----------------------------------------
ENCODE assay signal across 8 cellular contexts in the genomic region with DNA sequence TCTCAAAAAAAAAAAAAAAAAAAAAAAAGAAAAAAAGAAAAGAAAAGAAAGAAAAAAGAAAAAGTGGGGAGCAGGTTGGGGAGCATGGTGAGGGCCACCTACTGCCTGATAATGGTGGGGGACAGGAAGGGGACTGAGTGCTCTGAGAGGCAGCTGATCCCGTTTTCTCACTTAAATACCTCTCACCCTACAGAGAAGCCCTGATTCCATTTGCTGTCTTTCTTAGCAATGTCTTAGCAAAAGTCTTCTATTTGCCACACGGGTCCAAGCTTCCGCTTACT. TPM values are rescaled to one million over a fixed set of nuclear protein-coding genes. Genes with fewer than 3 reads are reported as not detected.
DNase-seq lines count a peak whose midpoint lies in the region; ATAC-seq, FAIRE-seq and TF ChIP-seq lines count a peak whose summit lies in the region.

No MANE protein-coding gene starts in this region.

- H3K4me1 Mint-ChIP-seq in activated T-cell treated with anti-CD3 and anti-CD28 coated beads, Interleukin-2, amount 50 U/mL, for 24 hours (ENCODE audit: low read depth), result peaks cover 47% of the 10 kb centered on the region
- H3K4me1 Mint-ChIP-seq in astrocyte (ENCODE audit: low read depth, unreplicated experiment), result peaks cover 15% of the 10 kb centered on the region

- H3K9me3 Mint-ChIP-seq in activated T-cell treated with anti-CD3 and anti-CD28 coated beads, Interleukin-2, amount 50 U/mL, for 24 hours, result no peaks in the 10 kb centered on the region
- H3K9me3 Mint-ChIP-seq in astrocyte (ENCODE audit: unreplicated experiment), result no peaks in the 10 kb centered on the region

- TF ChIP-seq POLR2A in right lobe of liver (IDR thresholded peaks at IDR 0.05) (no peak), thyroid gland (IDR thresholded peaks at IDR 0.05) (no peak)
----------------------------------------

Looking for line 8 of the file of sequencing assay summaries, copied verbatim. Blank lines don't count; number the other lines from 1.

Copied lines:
- TF ChIP-seq POLR2A in right lobe of liver (IDR thresholded peaks at IDR 0.05) (no peak), thyroid gland (IDR thresholded peaks at IDR 0.05) (no peak)